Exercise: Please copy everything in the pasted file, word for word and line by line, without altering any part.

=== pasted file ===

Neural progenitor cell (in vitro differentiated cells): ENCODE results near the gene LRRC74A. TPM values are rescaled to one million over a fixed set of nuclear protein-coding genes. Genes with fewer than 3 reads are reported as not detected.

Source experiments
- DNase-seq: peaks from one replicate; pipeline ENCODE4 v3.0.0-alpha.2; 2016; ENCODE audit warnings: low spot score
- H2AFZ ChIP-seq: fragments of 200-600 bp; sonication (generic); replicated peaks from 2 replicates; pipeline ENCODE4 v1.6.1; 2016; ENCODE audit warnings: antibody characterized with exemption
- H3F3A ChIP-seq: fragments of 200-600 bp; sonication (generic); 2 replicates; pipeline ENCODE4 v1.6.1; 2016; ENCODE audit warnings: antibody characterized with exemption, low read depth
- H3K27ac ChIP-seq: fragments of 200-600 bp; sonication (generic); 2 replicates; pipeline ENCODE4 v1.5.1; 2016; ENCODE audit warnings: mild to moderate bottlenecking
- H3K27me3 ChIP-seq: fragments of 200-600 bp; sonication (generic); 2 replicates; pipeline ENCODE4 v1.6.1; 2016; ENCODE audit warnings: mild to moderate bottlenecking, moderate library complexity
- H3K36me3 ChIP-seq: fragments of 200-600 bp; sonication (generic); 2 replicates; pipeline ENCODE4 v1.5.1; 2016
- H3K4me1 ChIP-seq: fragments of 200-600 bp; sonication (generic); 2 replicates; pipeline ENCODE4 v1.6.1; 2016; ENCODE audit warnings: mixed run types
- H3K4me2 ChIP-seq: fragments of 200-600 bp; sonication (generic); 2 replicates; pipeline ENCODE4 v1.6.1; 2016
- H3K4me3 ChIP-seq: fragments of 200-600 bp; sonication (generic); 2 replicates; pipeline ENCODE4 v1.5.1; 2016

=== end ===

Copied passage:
Neural progenitor cell (in vitro differentiated cells): ENCODE results near the gene LRRC74A. TPM values are rescaled to one million over a fixed set of nuclear protein-coding genes. Genes with fewer than 3 reads are reported as not detected.

Source experiments
- DNase-seq: peaks from one replicate; pipeline ENCODE4 v3.0.0-alpha.2; 2016; ENCODE audit warnings: low spot score
- H2AFZ ChIP-seq: fragments of 200-600 bp; sonication (generic); replicated peaks from 2 replicates; pipeline ENCODE4 v1.6.1; 2016; ENCODE audit warnings: antibody characterized with exemption
- H3F3A ChIP-seq: fragments of 200-600 bp; sonication (generic); 2 replicates; pipeline ENCODE4 v1.6.1; 2016; ENCODE audit warnings: antibody characterized with exemption, low read depth
- H3K27ac ChIP-seq: fragments of 200-600 bp; sonication (generic); 2 replicates; pipeline ENCODE4 v1.5.1; 2016; ENCODE audit warnings: mild to moderate bottlenecking
- H3K27me3 ChIP-seq: fragments of 200-600 bp; sonication (generic); 2 replicates; pipeline ENCODE4 v1.6.1; 2016; ENCODE audit warnings: mild to moderate bottlenecking, moderate library complexity
- H3K36me3 ChIP-seq: fragments of 200-600 bp; sonication (generic); 2 replicates; pipeline ENCODE4 v1.5.1; 2016
- H3K4me1 ChIP-seq: fragments of 200-600 bp; sonication (generic); 2 replicates; pipeline ENCODE4 v1.6.1; 2016; ENCODE audit warnings: mixed run types
- H3K4me2 ChIP-seq: fragments of 200-600 bp; sonication (generic); 2 replicates; pipeline ENCODE4 v1.6.1; 2016
- H3K4me3 ChIP-seq: fragments of 200-600 bp; sonication (generic); 2 replicates; pipeline ENCODE4 v1.5.1; 2016